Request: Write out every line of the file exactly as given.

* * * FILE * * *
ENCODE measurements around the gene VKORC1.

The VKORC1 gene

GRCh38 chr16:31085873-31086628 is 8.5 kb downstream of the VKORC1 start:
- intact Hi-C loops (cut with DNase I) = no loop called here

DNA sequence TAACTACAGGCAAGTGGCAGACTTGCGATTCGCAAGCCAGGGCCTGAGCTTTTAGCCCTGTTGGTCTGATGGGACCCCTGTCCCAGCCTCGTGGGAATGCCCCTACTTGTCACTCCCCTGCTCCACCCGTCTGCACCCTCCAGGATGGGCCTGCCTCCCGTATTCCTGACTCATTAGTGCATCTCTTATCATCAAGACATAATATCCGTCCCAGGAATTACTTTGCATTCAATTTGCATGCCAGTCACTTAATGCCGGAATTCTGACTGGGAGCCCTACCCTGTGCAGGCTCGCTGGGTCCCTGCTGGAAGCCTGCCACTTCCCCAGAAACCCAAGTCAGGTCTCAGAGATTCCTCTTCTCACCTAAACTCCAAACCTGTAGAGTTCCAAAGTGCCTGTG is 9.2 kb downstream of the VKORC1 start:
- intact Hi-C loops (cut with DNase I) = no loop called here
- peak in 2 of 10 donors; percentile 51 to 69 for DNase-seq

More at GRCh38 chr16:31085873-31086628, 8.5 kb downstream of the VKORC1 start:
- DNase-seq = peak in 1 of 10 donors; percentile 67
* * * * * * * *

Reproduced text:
ENCODE measurements around the gene VKORC1.

The VKORC1 gene

GRCh38 chr16:31085873-31086628 is 8.5 kb downstream of the VKORC1 start:
- intact Hi-C loops (cut with DNase I) = no loop called here

DNA sequence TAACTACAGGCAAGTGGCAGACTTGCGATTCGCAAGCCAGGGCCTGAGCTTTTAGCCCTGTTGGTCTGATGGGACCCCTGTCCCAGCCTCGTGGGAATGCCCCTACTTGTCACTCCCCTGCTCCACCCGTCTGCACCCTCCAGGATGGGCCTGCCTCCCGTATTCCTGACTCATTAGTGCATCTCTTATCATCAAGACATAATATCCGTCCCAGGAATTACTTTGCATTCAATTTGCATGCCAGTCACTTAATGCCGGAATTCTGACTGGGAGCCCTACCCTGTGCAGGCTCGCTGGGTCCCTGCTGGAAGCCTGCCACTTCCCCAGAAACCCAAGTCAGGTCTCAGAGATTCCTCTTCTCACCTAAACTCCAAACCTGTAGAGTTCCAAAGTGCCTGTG is 9.2 kb downstream of the VKORC1 start:
- intact Hi-C loops (cut with DNase I) = no loop called here
- peak in 2 of 10 donors; percentile 51 to 69 for DNase-seq

More at GRCh38 chr16:31085873-31086628, 8.5 kb downstream of the VKORC1 start:
- DNase-seq = peak in 1 of 10 donors; percentile 67